0, no change; +, increased; ++, more increased; +++, most increased; -, decreased; —, more decreased;---, most decreased.

0, no change; +, increased; ++, more increased; +++, most increased; -, decreased; —, more decreased;---, most decreased.

minimal change in blood pressure and systemic vascular resistance. Therefore, coadministration of diazepam and nitrous oxide is not associated with significant decreases in cardiovascular function (39); thus, it is employed in patients for whom such concerns may be justified.

4.3. Opioids

Opioids are analgesics commonly administered as adjuncts to anesthesia. Opioids currently used in clinical practice include fentanyl, morphine, meperidine, sufentanil, and remifentanil (Table 5). All opioids exert their effect by interacting with opioid receptors (mu1? mu2, kappa, or delta) (Table 6); they are adjuncts to help blunt sympathetic responses to noxious stimuli. Overall, opioids cause minimal changes in cardiac output and blood pressure. Yet, opioids will generally cause bradycardia by increasing vagal tone.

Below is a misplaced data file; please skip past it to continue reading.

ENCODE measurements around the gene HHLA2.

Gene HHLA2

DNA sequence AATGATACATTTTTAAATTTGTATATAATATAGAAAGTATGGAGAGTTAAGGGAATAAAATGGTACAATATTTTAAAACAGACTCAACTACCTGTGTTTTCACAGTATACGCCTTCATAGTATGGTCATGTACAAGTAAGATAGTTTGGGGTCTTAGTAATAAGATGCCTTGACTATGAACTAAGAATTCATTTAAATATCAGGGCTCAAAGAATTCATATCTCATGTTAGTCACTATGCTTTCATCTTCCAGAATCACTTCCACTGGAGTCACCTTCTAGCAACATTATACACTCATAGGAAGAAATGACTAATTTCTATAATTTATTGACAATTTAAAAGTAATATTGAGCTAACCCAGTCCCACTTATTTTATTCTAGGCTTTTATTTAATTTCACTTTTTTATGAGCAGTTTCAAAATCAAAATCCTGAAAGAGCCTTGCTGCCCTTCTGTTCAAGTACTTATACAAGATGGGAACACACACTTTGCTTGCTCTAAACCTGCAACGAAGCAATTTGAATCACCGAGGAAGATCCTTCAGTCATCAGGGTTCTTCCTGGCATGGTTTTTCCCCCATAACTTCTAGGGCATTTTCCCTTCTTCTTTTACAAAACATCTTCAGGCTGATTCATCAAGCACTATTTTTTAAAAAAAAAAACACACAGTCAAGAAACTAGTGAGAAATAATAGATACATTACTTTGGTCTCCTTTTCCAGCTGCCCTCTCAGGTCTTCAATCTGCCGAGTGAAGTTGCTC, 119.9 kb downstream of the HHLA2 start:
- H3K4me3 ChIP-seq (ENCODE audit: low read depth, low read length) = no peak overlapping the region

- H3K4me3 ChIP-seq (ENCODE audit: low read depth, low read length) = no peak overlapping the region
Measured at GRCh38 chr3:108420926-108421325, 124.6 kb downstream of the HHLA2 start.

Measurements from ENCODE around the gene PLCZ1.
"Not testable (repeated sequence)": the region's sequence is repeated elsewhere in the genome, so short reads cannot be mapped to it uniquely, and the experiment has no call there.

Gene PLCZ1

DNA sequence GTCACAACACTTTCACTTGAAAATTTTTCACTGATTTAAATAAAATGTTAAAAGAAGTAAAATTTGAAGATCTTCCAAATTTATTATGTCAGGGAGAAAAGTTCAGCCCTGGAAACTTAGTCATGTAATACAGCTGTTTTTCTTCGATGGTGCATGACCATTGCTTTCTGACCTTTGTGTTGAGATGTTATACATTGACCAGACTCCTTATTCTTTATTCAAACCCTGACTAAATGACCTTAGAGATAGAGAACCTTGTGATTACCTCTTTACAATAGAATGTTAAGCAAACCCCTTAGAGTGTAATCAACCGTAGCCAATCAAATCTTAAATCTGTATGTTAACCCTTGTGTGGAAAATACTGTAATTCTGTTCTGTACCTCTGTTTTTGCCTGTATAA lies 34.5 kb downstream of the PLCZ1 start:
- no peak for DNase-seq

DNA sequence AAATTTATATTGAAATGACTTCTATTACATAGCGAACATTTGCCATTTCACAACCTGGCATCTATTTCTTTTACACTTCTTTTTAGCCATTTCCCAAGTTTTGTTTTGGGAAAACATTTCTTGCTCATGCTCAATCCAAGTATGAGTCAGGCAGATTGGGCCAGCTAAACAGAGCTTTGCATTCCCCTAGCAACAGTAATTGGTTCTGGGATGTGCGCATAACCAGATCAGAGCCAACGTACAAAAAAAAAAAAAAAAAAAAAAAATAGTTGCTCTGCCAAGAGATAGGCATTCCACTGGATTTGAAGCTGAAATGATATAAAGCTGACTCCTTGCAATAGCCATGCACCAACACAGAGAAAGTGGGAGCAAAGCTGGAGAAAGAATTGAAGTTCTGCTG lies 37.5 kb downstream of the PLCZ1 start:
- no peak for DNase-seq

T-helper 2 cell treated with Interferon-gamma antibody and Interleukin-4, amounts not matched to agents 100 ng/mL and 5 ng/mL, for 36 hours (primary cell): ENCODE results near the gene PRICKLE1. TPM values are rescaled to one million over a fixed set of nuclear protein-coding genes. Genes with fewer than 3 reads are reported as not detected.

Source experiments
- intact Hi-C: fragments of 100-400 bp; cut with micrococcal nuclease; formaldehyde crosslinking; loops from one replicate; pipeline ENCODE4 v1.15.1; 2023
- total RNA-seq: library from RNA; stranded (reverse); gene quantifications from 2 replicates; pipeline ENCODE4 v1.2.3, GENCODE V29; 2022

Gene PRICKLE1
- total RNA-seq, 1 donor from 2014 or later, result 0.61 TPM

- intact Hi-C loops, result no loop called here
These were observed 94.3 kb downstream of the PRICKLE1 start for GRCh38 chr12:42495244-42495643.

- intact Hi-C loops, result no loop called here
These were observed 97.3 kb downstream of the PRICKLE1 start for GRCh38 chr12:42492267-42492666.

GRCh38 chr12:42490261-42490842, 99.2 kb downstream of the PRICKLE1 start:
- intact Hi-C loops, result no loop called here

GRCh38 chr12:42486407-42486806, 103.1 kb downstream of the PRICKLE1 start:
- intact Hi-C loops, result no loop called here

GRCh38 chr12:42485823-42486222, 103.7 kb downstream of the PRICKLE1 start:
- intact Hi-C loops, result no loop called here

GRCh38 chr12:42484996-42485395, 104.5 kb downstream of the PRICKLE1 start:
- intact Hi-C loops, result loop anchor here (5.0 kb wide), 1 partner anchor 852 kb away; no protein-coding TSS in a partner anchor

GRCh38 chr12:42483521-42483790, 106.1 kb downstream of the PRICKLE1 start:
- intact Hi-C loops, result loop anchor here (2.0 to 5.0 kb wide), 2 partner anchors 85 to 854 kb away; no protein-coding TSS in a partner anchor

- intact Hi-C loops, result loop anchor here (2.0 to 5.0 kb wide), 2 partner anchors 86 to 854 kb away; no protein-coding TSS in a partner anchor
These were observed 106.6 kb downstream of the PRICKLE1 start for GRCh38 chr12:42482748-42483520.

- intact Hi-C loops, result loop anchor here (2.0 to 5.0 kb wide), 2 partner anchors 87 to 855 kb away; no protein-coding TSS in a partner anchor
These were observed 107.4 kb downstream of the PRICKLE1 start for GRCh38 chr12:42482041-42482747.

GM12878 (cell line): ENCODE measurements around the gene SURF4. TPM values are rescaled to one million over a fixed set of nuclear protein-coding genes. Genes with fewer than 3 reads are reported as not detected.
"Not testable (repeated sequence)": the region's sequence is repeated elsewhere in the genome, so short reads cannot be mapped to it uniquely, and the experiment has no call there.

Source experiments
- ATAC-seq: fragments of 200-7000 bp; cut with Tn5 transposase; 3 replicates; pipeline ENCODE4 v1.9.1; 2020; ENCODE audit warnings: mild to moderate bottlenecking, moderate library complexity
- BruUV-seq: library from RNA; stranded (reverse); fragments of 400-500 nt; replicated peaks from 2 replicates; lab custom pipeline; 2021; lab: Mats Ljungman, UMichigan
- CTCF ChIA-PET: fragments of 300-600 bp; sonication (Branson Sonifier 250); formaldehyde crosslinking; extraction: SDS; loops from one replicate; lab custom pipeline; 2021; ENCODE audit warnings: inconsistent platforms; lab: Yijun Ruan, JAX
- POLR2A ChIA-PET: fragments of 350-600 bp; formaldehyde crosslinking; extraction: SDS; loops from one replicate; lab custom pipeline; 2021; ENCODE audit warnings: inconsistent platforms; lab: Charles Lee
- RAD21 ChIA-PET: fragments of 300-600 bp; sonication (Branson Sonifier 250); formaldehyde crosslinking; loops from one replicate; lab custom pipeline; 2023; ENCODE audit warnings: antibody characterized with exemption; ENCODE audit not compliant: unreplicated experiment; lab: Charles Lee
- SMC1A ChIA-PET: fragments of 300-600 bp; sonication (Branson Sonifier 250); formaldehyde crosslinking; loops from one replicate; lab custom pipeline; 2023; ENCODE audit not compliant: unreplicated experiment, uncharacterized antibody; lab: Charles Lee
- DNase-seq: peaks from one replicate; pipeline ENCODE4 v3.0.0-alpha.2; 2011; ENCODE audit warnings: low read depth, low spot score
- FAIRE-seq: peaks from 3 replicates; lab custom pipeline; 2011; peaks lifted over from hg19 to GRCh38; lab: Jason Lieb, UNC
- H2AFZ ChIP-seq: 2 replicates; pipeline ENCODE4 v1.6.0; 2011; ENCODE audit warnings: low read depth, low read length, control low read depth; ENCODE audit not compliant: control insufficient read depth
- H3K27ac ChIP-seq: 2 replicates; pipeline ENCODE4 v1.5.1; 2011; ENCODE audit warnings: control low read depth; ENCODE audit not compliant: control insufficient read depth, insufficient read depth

Typically, at very high doses, opioids may have the following effects on hemodynamics: inhibition of the autonomic nervous system, direct myocardial depression, and/or induced histamine release. More specifically, one in vitro study of human atrial myocardium found that fentanyl, remifentanil, and sufentanil did not modify inotropic effects; alfentanil caused negative inotropy by affecting calcium regulation (40). However, it has also been reported that opioids such as fentanyl may depress rat myocardial contractility by affecting calcium regulation (41). Finally, it is considered that morphine may cause decreases in mean arterial pressures by causing histamine release and bradycardia.

Table 5

Opioid Agonists Commonly Used in Clinical Practice

Heart rate

Blood pressure

System vascular resistance

Contractility Histamine







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